Pronunciation of accents

English translation by Bruna Pogliano

It is now worth saying a few words on how accents must have been pronounced by ancient Greeks; this is intended to provide accuracy and completeness of information and, to a lesser extent, to bring up the issue of historical pronunciation in reading Greek.

We must remember that the ancient did not use to mark accents on vowels, except for rare instances where adding an accent proved useful to avoid ambiguities. Evidence has been provided by the study of papyri and epigraphs. The same was true also for breathing marks and punctuation marks as well as for spaces between words. Systematic marking of accents on each word originated from μεταχαρακτηρισμός, i.e. from the transcription of classical texts in Byzantine Era. Such transcription was carried out purposely according to the criterion of establishing what could still be considered certain about the way words were pronounced in the classical age, thus avoiding doubts deriving from the fact that pronunciation had become markedly different over the centuries.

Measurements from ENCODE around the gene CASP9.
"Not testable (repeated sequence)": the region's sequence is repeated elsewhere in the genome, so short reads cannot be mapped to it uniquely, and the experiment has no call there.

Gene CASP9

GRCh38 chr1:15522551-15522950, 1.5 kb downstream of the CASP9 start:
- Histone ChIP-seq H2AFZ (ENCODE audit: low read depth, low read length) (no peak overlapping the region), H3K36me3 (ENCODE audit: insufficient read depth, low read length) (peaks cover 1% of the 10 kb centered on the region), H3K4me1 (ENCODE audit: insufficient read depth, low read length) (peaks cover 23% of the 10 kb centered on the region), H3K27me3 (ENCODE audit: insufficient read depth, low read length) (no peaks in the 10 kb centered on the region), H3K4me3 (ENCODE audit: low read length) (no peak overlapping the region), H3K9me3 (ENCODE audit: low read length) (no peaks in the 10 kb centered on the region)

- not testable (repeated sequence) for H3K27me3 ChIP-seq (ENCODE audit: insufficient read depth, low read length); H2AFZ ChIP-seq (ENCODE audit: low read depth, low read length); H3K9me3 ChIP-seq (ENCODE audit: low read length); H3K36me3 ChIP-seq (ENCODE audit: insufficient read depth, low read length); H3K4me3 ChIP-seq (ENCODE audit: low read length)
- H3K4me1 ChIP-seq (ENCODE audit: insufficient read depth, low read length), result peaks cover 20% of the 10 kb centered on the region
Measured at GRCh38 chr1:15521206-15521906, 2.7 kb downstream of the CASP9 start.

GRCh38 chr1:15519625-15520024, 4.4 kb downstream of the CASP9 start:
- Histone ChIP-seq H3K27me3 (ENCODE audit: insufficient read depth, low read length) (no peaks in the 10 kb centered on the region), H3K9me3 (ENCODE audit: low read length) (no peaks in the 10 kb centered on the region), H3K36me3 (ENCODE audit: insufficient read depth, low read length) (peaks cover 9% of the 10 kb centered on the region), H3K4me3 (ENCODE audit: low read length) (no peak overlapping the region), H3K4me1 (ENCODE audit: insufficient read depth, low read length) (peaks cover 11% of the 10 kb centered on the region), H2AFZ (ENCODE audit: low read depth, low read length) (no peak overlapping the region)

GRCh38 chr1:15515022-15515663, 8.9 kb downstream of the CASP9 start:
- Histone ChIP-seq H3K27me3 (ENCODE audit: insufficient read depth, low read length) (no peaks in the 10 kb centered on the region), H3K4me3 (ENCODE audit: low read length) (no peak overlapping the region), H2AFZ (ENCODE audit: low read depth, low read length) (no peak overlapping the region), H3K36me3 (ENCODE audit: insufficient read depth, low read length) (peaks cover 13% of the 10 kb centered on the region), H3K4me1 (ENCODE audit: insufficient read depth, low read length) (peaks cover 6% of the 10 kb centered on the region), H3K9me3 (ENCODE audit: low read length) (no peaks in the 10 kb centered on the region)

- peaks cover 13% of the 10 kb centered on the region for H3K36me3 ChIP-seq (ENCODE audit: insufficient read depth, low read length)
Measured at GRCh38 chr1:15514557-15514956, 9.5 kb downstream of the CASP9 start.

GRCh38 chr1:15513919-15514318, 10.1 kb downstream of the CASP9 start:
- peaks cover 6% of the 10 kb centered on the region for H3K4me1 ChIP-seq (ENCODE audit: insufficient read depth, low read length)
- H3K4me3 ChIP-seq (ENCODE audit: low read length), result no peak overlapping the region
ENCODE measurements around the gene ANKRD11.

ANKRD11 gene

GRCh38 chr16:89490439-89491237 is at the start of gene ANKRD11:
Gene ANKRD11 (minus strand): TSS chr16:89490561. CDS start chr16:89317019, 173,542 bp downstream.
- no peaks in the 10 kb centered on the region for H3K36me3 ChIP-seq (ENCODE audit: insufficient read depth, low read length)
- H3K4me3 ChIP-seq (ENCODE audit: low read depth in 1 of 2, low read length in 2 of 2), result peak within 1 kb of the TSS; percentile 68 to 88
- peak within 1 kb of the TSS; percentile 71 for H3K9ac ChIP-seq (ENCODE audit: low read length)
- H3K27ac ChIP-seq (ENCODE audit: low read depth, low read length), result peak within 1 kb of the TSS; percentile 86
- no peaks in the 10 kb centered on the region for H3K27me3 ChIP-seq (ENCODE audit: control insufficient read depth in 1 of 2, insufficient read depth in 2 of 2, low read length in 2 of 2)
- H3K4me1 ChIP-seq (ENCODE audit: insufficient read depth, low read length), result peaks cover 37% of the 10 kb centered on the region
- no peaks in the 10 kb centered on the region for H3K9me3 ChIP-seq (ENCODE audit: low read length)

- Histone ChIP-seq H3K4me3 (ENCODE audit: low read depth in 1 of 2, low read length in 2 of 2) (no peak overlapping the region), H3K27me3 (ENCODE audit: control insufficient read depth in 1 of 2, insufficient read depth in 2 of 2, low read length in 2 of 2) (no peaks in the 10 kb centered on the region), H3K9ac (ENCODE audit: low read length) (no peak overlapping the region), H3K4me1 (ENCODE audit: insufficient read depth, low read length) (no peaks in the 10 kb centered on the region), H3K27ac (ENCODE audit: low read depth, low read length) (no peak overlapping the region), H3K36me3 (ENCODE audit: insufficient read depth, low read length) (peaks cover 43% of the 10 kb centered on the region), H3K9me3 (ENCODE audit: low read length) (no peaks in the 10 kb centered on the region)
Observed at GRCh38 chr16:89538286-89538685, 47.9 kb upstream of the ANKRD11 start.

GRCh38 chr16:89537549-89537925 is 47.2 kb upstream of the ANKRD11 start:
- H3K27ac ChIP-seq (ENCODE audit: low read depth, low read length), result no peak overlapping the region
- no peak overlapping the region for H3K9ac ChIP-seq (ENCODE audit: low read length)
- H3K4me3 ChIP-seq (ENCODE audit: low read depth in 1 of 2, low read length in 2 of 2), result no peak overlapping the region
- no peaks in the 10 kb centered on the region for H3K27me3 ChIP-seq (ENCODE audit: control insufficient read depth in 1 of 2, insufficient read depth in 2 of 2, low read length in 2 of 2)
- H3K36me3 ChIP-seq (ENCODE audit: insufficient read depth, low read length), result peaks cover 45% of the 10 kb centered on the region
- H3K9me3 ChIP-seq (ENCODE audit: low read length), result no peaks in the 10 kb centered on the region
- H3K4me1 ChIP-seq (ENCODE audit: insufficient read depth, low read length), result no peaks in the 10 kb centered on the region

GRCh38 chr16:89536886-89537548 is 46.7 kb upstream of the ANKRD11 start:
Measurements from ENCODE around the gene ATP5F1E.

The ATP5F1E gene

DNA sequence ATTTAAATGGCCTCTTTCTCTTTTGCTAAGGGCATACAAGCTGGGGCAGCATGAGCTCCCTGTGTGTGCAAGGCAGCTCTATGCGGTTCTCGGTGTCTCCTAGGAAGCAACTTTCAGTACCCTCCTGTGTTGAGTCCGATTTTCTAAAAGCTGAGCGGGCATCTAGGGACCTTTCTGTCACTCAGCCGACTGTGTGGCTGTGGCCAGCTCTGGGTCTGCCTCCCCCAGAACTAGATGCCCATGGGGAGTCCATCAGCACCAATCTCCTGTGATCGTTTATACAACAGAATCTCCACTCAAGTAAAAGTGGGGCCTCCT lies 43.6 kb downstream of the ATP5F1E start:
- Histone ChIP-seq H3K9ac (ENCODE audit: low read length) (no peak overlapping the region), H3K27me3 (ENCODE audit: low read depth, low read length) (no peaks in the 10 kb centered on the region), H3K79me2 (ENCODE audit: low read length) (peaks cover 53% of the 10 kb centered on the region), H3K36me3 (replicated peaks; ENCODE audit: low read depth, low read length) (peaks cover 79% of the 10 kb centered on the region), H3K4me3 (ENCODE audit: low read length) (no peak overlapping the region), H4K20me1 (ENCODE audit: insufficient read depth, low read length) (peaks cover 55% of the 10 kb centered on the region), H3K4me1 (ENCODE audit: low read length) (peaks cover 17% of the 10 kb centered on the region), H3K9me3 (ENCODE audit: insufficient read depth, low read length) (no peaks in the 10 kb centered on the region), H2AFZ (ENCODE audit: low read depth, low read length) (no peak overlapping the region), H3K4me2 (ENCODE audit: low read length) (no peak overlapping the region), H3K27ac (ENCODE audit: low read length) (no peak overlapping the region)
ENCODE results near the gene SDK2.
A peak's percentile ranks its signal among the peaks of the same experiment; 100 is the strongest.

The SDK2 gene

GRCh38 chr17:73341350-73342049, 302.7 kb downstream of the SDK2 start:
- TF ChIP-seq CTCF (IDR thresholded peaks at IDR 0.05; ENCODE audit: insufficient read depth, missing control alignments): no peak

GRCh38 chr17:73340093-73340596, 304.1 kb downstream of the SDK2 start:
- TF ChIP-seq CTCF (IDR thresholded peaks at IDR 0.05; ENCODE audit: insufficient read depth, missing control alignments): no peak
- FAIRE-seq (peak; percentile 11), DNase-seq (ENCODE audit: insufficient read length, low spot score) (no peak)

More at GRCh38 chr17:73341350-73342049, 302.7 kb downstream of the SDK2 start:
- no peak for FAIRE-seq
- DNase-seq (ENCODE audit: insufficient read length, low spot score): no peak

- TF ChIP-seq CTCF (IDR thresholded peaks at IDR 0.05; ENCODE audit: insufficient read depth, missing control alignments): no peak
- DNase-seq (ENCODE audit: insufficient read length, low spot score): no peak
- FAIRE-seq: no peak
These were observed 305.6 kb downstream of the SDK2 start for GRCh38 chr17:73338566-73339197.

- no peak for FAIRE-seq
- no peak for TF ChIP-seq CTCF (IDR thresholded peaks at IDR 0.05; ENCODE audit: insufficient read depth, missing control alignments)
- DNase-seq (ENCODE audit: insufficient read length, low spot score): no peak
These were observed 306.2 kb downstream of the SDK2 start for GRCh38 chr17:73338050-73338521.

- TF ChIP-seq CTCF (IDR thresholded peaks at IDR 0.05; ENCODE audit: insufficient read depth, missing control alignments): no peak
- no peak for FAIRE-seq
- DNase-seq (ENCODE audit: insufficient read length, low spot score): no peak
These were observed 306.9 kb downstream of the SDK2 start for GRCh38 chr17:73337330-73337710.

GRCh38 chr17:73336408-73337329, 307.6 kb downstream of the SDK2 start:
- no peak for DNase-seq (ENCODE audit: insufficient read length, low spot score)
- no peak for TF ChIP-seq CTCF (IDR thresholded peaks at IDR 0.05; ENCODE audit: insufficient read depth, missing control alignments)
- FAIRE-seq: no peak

It is no wonder that all Greek words, except enclitics and proclitics, now carry an accent. In fact, also in other languages, each word is pronounced stressing one of the syllables, even though such stress is not marked in writing. In Italian, for example, accents have to be marked only on truncated polysyllabic words (e.g.: città, perché, andò, etc...), but all words are pronounced stressing one of their syllables. It is sufficient to mention the difference between áncora (noun - anchor) and ancóra (adverb - again), whose pronunciation is quite different even if they do not carry any accent mark.

As to the sound of accents when pronounced, several clues make us think that they must have sounded as follows:

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